Finning to train mental health first aiders

By Leila Steed10 May 2022

Construction equipment dealer Finning has committed to double the number of ‘mental health first aiders’ it has on its staff by the end of 2022.

head silhouettes (Image: Adobe Stock)

An employer of around 1,300 people, the company said it would train 30 more of its employees in mental health, to better support “everyone across the company”.

The new mental health first aiders will be certified by Mental Health First Aid England. They will provide confidential face-to-face and phone support for colleagues - no matter their role within the company - that may be suffering with mental health issues.

Although there is no mandatory requirement in the United Kingdom to have this type of provision, Finning has already trained 28 of its employees as registered mental health first aiders, as part of a proactive approach.

Iain Carpenter, director of service operations at Finning, said: “We work extremely hard to ensure we provide a safe and secure environment for all our employees focused on both physical and phycological wellbeing and are committed to do everything we can to help, when they need it most.”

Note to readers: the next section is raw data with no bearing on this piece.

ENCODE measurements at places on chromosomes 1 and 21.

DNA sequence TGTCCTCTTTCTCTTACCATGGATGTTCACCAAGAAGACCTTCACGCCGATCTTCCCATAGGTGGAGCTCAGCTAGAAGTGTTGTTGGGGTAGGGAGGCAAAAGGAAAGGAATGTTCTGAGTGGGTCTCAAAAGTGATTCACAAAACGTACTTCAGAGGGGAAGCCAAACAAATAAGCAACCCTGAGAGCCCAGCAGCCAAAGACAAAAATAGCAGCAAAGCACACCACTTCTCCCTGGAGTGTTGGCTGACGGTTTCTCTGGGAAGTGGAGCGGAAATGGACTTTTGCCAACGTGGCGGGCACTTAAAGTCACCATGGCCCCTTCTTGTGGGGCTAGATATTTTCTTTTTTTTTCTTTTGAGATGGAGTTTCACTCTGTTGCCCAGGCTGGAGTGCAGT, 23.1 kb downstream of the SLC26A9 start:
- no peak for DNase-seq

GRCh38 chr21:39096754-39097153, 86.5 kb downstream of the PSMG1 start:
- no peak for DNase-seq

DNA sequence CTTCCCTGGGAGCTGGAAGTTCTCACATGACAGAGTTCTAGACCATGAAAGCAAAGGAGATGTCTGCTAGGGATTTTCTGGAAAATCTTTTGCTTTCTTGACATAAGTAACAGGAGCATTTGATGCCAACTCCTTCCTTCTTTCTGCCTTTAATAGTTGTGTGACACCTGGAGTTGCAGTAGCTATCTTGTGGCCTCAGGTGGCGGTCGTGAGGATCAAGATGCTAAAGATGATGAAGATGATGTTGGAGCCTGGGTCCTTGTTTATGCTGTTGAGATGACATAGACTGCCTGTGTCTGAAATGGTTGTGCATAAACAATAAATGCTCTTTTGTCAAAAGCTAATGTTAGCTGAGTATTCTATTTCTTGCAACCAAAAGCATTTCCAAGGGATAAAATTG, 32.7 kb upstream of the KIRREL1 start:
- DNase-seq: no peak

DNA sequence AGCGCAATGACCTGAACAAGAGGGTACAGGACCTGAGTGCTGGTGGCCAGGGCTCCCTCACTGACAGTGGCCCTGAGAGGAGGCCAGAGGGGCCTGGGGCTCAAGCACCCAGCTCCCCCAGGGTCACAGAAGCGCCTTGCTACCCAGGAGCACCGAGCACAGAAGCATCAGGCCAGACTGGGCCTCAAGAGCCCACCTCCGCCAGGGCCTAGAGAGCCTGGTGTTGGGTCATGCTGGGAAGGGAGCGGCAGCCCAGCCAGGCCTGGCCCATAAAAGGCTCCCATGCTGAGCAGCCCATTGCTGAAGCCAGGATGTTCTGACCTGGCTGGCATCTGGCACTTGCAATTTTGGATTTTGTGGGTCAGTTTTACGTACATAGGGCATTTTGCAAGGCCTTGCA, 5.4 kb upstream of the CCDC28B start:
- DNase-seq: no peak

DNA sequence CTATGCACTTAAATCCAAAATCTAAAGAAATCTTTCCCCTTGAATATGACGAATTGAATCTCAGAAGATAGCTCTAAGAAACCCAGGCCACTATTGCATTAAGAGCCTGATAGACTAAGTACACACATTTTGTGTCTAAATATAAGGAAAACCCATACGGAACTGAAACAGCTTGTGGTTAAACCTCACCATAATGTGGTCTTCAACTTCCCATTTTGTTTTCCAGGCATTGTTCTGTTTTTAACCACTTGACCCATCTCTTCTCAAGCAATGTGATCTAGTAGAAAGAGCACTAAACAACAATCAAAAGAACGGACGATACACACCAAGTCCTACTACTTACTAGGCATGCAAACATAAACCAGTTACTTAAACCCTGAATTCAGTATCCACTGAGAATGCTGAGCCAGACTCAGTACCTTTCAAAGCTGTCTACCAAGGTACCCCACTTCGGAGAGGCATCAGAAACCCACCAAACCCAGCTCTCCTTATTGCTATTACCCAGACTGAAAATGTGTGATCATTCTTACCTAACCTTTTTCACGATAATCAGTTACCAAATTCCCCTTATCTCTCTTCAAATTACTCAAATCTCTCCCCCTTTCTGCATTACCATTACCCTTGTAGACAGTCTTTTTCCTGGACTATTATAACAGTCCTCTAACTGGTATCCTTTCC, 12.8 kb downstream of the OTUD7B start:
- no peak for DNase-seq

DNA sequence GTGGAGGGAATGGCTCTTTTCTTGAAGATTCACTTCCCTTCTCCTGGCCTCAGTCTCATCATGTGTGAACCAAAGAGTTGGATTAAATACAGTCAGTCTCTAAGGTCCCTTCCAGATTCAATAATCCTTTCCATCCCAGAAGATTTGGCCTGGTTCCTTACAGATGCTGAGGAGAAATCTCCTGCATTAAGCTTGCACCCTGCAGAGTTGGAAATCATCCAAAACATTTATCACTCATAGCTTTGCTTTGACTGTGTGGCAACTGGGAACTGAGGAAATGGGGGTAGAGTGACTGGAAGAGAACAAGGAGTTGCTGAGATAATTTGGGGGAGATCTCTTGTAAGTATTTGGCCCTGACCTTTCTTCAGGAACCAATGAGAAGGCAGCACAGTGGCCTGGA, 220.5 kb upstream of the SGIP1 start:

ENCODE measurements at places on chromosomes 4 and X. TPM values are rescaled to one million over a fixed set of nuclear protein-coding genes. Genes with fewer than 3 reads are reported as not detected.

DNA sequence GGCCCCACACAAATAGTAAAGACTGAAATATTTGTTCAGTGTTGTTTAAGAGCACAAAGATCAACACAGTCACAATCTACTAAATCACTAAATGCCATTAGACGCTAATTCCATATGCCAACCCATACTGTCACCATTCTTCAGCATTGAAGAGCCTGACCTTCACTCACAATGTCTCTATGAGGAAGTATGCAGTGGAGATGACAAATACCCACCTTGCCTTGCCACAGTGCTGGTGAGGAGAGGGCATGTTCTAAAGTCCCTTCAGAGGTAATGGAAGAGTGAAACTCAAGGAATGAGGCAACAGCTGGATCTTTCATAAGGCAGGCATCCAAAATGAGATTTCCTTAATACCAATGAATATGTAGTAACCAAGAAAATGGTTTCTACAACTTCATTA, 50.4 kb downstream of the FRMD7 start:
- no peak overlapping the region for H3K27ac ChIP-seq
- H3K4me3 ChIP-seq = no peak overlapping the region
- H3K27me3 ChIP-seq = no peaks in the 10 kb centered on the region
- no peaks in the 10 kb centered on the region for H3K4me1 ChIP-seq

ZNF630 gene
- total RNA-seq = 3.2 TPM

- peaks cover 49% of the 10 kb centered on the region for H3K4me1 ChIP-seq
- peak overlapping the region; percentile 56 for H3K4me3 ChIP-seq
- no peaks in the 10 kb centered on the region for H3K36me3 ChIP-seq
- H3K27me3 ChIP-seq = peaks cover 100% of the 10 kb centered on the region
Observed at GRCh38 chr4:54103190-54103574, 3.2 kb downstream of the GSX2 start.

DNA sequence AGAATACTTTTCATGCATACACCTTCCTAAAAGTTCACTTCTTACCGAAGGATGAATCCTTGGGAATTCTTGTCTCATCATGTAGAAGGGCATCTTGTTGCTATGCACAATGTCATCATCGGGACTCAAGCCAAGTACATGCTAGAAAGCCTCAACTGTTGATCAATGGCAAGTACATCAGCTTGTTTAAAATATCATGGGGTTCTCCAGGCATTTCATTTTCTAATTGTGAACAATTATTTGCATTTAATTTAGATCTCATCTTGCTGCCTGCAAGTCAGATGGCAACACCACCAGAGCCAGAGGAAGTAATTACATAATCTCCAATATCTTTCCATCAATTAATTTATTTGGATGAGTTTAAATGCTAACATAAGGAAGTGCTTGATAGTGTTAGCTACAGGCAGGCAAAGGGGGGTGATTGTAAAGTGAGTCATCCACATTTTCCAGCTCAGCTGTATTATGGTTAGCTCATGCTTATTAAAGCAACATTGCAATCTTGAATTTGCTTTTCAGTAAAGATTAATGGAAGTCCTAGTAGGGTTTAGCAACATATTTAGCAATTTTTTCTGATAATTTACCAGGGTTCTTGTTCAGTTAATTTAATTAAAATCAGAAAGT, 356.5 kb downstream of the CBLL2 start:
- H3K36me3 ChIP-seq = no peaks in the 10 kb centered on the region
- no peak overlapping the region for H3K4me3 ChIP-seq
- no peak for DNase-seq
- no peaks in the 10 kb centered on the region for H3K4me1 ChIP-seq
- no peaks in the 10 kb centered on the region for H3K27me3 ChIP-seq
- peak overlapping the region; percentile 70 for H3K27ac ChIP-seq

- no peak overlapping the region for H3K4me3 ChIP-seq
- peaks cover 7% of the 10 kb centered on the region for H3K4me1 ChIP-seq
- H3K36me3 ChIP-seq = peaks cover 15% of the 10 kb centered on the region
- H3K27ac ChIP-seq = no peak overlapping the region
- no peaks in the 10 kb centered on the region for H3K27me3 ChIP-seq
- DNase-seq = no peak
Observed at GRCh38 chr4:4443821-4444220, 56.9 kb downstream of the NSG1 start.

“Increasing the number of mental health first aiders will ensure that all members of the Finning family can access the help and support, or they can call our employee assistance helpline or access on-line support tools provided thanks to our partnership with Mates in Mind charity.”

While the company made the announcement to mark Mental Health Awareness Week in the UK, the decision to increase this type of support was based on the recent increase in the number of construction workers reporting poor mental health. 

According to Finning, UK construction sector growth is expected to reach £237 billion (US$294 billion) by 2024 and “a concerning consequence” of that growth is another increase in mental health issues.

Andy Lockett, a contracts manager at Finning and the lead for mental health support for its employees, said: “There’s certainly been an increase in the number of people getting in touch in the last 12 to 18 months and the company allows us the time to deal with it which illustrates the importance it has at board level.

“I’m totally committed to this because of my personal experience and how it helped me, and my family through an incredibly difficult time.”

Andy added: “Our role is to listen to any concerns or anxieties our colleagues have, and signpost them to the most appropriate support organisation.

“We’ve also been trained to recognise the signs that someone is going through a mental health issue or struggling, so we can sensitively offer them support and signpost if necessary.”

 

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